Much of history is chronicled and understood in terms of myth and legend. Such “historiography” certainly applies to Cleopatra, whose supposed beauty and tragic death have been immortalized in art and media across centuries. In this lesson, students consider whether or not Cleopatra actually died from a self-inflicted snakebite through evaluating the reliability of various types of secondary, historical sources.

Image: Drawing of Cleopatra made by Michelangelo between 1533 and 1534. From the Wikimedia Commons.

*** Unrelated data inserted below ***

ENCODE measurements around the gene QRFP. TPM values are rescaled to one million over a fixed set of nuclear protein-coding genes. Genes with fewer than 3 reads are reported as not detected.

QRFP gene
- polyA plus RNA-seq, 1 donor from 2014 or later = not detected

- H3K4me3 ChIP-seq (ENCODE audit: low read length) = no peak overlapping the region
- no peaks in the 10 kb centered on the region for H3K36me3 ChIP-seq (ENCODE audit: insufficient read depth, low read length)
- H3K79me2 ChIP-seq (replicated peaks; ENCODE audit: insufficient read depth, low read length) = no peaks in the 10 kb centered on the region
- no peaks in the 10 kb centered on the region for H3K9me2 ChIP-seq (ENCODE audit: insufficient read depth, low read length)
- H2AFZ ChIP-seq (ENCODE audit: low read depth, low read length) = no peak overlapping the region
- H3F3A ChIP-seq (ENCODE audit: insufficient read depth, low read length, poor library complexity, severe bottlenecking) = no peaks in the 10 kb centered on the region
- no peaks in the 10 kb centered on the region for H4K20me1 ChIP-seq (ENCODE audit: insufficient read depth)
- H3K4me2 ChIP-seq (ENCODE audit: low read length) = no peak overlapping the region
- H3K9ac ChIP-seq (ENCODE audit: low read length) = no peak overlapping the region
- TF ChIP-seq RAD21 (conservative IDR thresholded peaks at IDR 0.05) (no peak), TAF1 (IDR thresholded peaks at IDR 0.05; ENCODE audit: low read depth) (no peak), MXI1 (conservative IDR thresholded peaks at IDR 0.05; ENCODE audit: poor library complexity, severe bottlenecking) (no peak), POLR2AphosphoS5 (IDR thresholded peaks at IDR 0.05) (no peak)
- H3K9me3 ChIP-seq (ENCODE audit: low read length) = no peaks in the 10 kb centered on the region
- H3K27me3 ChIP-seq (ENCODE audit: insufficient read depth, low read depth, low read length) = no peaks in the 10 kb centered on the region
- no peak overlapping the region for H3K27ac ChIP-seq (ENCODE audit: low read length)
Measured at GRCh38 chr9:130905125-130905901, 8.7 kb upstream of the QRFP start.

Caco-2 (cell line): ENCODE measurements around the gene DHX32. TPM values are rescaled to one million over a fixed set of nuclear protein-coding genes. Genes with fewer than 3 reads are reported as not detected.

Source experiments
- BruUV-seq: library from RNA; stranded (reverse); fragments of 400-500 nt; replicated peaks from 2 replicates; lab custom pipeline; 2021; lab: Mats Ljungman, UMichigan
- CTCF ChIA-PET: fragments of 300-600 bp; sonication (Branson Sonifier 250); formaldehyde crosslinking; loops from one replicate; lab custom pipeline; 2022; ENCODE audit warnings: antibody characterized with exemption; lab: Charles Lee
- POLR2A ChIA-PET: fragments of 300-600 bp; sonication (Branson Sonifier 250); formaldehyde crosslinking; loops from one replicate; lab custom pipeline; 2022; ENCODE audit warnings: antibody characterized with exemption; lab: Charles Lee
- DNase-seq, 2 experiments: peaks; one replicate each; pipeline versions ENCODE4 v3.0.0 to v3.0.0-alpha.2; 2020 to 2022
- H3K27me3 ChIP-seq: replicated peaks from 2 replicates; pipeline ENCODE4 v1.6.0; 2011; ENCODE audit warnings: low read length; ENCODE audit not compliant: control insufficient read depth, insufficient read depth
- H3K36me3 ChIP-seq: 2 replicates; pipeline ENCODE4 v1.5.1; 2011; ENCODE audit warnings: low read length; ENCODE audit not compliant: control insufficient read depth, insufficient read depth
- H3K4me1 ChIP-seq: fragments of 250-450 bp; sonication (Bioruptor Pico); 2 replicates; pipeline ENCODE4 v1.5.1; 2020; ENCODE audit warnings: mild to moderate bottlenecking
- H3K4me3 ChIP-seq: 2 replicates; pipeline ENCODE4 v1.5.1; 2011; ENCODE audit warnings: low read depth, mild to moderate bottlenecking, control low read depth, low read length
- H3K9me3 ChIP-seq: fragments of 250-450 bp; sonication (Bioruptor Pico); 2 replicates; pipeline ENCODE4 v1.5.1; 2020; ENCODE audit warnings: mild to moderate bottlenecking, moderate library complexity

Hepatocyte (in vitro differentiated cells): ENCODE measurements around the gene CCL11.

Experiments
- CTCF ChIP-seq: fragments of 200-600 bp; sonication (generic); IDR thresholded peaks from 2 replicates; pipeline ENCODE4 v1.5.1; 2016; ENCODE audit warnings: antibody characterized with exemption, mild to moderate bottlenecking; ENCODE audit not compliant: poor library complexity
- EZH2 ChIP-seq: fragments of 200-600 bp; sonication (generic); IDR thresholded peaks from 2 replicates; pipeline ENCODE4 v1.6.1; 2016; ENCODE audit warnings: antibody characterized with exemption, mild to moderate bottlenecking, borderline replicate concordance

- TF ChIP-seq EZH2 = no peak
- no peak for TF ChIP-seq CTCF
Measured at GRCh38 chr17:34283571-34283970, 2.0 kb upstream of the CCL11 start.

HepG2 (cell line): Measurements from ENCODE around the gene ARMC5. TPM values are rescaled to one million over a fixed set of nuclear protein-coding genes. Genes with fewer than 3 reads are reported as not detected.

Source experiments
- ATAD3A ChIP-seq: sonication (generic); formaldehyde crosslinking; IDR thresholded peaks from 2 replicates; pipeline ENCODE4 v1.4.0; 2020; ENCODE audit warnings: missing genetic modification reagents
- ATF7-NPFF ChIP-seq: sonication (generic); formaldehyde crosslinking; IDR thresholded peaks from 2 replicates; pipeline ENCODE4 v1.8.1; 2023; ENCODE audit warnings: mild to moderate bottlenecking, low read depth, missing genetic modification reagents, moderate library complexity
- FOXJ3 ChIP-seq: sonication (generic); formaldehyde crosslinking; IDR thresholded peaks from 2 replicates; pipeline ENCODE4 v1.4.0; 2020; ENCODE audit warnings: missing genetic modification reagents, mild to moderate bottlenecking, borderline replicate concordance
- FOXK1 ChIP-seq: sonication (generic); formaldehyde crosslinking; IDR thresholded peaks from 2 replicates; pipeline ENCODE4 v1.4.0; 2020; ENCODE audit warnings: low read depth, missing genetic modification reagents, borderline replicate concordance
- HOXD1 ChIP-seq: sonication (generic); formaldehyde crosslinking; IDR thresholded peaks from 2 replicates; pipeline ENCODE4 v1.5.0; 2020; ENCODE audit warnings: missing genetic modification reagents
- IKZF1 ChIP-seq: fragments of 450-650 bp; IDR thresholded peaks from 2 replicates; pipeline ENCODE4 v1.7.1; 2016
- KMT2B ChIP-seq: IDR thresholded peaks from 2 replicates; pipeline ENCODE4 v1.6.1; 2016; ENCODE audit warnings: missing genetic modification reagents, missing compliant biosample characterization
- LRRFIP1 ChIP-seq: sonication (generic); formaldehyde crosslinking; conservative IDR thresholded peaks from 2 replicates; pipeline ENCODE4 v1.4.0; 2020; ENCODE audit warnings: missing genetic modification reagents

Showing the way an image viewed by crowd--the Romans who might not have known Egyptian religious symbols, etc. seeing the image of Cleopatra as a priestess of Isis--could give rise to the snake bite story, and then contrasting that with the S.African article that considers the types of snakes readily available seems like a very valuable lesson. Good stuff! I also like the inclusion of the two hand maidens' names--suddenly they are people with identities rather than silent, two dimensional figures.
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